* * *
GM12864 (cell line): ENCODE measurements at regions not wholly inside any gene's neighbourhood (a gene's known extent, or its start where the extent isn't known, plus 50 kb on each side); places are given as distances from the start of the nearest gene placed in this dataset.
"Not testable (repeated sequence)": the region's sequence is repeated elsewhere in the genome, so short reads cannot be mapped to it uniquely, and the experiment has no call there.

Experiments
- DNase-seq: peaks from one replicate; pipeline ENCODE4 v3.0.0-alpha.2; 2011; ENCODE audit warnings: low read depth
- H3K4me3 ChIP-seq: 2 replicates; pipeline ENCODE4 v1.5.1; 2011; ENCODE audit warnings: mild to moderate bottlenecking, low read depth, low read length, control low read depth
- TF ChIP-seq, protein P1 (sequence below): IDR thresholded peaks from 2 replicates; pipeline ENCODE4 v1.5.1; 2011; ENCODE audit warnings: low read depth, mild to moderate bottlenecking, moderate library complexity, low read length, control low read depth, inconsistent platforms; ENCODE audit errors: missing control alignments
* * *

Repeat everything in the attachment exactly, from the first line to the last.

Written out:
GM12864 (cell line): ENCODE measurements at regions not wholly inside any gene's neighbourhood (a gene's known extent, or its start where the extent isn't known, plus 50 kb on each side); places are given as distances from the start of the nearest gene placed in this dataset.
"Not testable (repeated sequence)": the region's sequence is repeated elsewhere in the genome, so short reads cannot be mapped to it uniquely, and the experiment has no call there.

Experiments
- DNase-seq: peaks from one replicate; pipeline ENCODE4 v3.0.0-alpha.2; 2011; ENCODE audit warnings: low read depth
- H3K4me3 ChIP-seq: 2 replicates; pipeline ENCODE4 v1.5.1; 2011; ENCODE audit warnings: mild to moderate bottlenecking, low read depth, low read length, control low read depth
- TF ChIP-seq, protein P1 (sequence below): IDR thresholded peaks from 2 replicates; pipeline ENCODE4 v1.5.1; 2011; ENCODE audit warnings: low read depth, mild to moderate bottlenecking, moderate library complexity, low read length, control low read depth, inconsistent platforms; ENCODE audit errors: missing control alignments